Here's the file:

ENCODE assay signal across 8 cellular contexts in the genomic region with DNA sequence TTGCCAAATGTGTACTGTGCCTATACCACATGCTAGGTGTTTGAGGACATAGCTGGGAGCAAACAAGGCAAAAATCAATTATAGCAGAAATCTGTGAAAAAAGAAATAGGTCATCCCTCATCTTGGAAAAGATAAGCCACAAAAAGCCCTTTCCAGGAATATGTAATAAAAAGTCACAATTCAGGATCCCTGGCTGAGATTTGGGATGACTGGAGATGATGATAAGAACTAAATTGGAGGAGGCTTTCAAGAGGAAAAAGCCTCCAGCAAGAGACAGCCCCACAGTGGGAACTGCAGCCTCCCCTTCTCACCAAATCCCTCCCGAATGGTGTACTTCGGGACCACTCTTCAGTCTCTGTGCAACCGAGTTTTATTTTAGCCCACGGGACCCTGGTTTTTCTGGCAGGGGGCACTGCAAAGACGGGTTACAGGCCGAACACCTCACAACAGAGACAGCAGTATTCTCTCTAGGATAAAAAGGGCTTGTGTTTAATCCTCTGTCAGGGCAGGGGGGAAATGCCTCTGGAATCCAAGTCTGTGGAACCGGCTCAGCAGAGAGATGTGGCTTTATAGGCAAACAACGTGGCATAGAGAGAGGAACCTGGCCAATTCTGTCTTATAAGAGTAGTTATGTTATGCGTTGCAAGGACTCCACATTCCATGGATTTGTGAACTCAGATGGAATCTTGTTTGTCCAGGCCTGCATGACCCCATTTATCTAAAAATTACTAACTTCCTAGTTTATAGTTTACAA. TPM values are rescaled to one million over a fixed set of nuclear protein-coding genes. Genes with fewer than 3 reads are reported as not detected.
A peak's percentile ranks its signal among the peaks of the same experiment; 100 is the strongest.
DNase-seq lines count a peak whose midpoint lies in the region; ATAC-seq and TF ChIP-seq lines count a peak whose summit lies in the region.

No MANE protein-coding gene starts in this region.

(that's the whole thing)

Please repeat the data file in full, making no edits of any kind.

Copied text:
ENCODE assay signal across 8 cellular contexts in the genomic region with DNA sequence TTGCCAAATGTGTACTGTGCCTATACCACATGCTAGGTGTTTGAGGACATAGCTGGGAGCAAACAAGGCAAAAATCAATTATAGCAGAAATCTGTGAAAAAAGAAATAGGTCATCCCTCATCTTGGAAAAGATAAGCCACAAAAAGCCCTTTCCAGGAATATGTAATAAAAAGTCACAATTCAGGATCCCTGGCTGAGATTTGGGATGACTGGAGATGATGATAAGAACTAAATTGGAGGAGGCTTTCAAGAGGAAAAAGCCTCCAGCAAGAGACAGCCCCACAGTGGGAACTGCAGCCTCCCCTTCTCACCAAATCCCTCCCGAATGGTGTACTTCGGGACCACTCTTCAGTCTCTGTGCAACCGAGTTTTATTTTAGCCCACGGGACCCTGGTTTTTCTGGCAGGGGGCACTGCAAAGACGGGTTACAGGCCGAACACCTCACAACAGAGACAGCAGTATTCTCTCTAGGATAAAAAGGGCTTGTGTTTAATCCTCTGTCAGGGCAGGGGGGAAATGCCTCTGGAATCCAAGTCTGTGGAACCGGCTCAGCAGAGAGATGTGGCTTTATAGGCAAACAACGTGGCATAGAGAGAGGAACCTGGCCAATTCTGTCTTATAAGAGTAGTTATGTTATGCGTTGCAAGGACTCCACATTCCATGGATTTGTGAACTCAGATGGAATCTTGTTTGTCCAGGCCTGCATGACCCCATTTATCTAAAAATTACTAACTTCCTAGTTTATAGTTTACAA. TPM values are rescaled to one million over a fixed set of nuclear protein-coding genes. Genes with fewer than 3 reads are reported as not detected.
A peak's percentile ranks its signal among the peaks of the same experiment; 100 is the strongest.
DNase-seq lines count a peak whose midpoint lies in the region; ATAC-seq and TF ChIP-seq lines count a peak whose summit lies in the region.

No MANE protein-coding gene starts in this region.